As the largest city in India, it’s unsurprising that Mumbai has a million and one things for tourists to get their teeth into… and that’s not just a reference to the myriad culinary delights that India has to offer. From taking a stroll down Marine Drive to passing through the Gate of India to visiting the Global Vipassana Pagoda, Mumbai’s bucket list is as long as even the lengthiest of arms.
Having said that, repeat travellers to the city – or those simply in search of something a little bit off the beaten track – might appreciate a slightly more skew-whiff take on its activities. For anyone looking for offbeat things to do in Mumbai and its surrounding environs, the 10 suggestions below might be just what the Swami ordered.
Packed full of up-and-coming cafes and restaurants, Bandra is one of Mumbai’s most vibrant neighbourhoods – and not least because of its incredible street art culture. With graffiti depicting everything from Bollywood stars to social pastiches, there’s a rich variety of content and colour on show, making a stroll around the district a rewarding experience in itself.
Clap Global is an innovative new project which allows travellers from all walks of life to visit school classrooms in select locations around the world and share their cultures, experiences and opinions with local kids. Mumbai hosts one of the schools participating in the programme, allowing for eye-opening discussions for both the students and the visitors.
The ancient sport of Kushti (from the Iranian Koshti) is still practiced in certain hotspots (known as akharas throughout India and as talims in Maharashtra) and men still come along for a good, old-fashioned wrestle in the mud to the more popular locations. As an activity that is definitely not just a tourist trap, it’s best to interact with the competitors, rather than just observe.
Go all the way to the other side of the world just to hide away in a darkened cinema? Absolutely. No one does the silver screen quite like Mumbai. Whether it’s the rickety, ramshackle charm of Gaiety Galaxy, the art-deco splendour of the Eros Cinema or the tried and tested formula of Dilwale Dulhaniya Le Jayenge (which has screened at Maratha Mandir every day since 1955!), vintage Mumbai cinemas are sure to hit the spot.
While there’s more to Mumbai than morsels of mouth-watering cuisine, the gastronomy of the city certainly comprises one of its biggest assets. Hop aboard a Mumbai food tourand awaken your taste-buds as you use the vast public transport network to flit from hotspot to hotspot, lapping up curries, crunching down chapatis and licking clean ice creams all the while.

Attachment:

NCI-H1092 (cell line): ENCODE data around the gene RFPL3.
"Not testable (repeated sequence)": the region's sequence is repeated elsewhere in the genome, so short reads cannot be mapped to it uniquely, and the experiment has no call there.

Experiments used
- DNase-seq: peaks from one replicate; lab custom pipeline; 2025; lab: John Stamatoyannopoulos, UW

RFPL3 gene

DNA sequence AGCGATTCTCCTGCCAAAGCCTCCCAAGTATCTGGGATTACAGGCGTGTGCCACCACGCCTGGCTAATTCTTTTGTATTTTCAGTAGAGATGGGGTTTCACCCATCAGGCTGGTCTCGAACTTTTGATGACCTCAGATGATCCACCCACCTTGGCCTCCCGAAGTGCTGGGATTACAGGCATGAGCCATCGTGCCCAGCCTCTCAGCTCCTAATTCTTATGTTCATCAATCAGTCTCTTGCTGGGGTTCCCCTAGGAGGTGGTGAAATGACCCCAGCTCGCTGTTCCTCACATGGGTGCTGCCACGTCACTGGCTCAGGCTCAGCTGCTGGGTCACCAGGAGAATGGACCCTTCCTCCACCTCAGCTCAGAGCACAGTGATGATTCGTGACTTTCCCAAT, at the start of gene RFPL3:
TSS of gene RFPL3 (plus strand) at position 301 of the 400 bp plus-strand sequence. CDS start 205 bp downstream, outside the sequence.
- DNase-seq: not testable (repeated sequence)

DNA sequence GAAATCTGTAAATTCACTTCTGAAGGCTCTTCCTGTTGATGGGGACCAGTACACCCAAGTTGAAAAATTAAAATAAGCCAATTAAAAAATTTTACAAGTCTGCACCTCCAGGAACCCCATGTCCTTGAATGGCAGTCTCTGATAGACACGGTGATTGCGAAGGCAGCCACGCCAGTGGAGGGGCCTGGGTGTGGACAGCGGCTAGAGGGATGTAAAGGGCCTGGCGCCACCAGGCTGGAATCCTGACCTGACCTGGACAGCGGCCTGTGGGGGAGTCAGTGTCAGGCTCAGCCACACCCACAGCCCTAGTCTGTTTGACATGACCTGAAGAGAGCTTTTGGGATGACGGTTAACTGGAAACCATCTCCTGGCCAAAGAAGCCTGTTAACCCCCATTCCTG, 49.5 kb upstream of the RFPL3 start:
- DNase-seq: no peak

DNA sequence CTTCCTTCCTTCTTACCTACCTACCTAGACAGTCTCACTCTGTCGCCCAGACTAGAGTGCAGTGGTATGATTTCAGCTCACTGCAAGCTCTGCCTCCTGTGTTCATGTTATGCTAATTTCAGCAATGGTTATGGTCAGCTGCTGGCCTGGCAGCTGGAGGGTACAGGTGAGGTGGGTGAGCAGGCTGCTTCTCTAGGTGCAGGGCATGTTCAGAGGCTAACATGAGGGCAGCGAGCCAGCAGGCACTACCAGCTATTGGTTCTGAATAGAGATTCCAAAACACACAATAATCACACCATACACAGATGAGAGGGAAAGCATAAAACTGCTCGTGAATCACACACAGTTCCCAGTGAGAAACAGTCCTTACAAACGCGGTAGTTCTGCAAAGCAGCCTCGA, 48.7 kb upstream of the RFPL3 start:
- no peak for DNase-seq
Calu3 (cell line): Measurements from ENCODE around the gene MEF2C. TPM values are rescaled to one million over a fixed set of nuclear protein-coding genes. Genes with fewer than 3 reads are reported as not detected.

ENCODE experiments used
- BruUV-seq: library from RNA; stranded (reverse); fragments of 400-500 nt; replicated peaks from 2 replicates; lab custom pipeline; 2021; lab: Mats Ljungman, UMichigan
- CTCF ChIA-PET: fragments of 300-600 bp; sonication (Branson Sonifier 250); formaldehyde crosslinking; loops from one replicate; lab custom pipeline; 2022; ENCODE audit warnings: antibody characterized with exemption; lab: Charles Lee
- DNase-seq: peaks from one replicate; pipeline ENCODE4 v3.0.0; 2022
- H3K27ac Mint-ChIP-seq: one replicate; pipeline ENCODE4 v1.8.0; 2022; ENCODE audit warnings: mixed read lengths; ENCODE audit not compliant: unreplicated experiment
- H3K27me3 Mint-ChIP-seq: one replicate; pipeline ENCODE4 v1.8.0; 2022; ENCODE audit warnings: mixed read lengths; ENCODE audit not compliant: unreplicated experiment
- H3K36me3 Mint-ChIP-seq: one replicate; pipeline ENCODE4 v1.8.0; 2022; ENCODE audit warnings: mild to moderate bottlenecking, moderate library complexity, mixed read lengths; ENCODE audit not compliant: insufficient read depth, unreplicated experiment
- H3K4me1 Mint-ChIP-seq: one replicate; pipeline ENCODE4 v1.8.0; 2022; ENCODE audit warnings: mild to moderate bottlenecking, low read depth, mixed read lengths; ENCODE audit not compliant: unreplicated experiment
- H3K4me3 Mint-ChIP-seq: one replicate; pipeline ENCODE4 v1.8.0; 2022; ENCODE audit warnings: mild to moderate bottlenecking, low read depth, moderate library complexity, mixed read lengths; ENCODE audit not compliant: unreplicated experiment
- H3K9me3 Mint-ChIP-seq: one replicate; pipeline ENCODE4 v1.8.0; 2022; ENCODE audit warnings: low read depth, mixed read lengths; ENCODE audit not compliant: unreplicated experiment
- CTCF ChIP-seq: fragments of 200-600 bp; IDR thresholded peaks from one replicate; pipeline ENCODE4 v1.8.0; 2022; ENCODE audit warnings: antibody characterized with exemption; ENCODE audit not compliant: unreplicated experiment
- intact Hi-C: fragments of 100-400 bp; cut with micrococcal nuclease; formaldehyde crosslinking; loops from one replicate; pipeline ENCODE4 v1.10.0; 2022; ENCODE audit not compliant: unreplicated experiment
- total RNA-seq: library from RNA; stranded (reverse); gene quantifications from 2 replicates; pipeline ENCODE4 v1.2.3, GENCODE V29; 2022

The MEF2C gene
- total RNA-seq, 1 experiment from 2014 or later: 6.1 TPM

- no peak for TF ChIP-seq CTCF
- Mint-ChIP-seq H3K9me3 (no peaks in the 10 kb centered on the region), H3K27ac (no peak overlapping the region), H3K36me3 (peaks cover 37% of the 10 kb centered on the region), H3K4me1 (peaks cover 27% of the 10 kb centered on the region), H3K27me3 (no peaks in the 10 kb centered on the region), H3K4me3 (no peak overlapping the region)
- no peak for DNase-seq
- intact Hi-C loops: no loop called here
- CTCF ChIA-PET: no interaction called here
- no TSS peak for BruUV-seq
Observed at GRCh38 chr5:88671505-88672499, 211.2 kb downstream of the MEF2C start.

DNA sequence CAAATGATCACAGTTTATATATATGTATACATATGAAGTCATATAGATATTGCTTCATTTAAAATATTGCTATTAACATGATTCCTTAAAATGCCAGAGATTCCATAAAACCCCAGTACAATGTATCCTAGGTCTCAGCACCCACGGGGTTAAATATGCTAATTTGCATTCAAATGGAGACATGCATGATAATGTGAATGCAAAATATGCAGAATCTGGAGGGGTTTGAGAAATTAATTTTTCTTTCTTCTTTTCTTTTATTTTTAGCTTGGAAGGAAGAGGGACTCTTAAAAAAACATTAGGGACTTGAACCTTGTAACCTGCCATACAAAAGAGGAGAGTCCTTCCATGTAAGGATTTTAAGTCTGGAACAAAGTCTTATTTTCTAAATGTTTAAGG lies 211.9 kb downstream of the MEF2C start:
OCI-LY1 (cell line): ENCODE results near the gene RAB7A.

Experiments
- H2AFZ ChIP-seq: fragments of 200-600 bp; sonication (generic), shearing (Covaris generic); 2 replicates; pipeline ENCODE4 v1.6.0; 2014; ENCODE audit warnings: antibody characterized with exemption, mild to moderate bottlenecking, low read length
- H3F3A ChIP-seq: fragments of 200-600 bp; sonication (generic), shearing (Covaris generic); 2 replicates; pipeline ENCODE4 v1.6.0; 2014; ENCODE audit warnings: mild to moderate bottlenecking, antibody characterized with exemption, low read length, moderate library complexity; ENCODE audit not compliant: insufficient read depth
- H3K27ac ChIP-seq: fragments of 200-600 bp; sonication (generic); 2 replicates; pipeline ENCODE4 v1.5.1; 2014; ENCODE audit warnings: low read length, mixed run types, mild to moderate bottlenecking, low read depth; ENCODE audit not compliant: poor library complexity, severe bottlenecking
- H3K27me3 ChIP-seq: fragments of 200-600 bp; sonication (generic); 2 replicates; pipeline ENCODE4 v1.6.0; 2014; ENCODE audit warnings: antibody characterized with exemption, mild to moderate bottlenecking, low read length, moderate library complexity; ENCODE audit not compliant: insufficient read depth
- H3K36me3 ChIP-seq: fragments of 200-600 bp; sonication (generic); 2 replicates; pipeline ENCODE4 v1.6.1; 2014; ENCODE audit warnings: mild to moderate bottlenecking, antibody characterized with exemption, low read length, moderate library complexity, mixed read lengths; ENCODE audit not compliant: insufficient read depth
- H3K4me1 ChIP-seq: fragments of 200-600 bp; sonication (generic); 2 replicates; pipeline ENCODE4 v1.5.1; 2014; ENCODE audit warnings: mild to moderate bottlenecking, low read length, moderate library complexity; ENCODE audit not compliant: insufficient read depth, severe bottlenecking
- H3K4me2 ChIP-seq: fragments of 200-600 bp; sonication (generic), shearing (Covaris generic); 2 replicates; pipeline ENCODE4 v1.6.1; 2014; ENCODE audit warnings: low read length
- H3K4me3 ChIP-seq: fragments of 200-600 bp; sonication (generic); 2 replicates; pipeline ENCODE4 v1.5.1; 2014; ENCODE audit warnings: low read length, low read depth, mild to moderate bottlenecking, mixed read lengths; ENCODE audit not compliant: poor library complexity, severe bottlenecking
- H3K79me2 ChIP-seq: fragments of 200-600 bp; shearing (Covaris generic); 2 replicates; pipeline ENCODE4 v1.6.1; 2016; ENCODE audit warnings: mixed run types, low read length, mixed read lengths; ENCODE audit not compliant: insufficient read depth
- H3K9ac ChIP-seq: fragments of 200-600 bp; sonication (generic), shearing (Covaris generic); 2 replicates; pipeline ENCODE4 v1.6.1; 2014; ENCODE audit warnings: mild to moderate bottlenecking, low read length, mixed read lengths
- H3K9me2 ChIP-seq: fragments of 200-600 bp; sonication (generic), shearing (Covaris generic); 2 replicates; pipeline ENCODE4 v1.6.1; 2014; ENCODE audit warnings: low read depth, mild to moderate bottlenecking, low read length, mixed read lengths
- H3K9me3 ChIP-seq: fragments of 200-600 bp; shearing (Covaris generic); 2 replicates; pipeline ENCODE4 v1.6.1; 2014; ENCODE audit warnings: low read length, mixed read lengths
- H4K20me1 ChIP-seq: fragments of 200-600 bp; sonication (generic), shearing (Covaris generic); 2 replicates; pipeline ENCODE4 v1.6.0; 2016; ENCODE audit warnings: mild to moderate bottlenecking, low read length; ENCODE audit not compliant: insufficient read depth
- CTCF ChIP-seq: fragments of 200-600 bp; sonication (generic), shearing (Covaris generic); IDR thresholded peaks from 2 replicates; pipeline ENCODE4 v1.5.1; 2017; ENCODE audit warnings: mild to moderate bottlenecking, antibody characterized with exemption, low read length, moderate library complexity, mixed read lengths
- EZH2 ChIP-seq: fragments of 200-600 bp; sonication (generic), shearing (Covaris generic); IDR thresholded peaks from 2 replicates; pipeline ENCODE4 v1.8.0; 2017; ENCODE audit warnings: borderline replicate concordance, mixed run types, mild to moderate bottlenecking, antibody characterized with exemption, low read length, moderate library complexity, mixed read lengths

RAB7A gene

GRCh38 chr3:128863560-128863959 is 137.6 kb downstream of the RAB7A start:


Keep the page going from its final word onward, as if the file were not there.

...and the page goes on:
Nādi astrology is more popular in the south of India, in the states of Tamil Nadu and Kerala, but Nādi astrologers can be found in Mumbai, too. The practice works by “reading” your fortune from the imprint that your thumb makes in palm leaves (the right thumb for males, left for females). Although there are essentially only 200 or so different fortunes which can be read in this manner, there’s always the chance that you might comprise one of the few unique souls that can’t be pigeonholed.
The Mumbai skyline is an inviting sight for cyclists, but the hectic traffic during daytime hours makes a bike ride not quite the pleasant experience it could be. That’s why many people wait until darkness falls and the pace of life slows down, before strapping on a helmet and taking to two wheels to gain a new perspective on all the city has to offer.
Once a mainstay of the city’s gastronomic scene, Irani cafes in Mumbaihave fallen prey to increased competition from hipper, trendier locales, but fortunately there are still a handful of these charming hotspots dotted around the city. As well as offering delicious Parsi cuisine, they’re also a melting pot for meeting people from every social stratum of the city, making them a must-do for any visitor.
Mumbai plays host a number of cave networks frequented by monks for centuries. The Mahakali and Kanheri Caves on the outskirts of the city centre are perhaps the most famous, but the Elephanta Caves (on aptly named Elephanta Island) are well worth the extra legwork to reach them. Dedicated to the Hindu god Shiva, the ornately-carved cave temple is believed to date from the 6thcentury BC.
There’s nothing quite like an intimate venue to add atmosphere to a music gig. Sofar Sounds Bombay host secret concerts across the city, with attendees treated to a homely environment and a sense of community among the audience that just isn’t possible elsewhere. From someone’s living room to a rooftop terrace, the locations are varied but never pedestrian.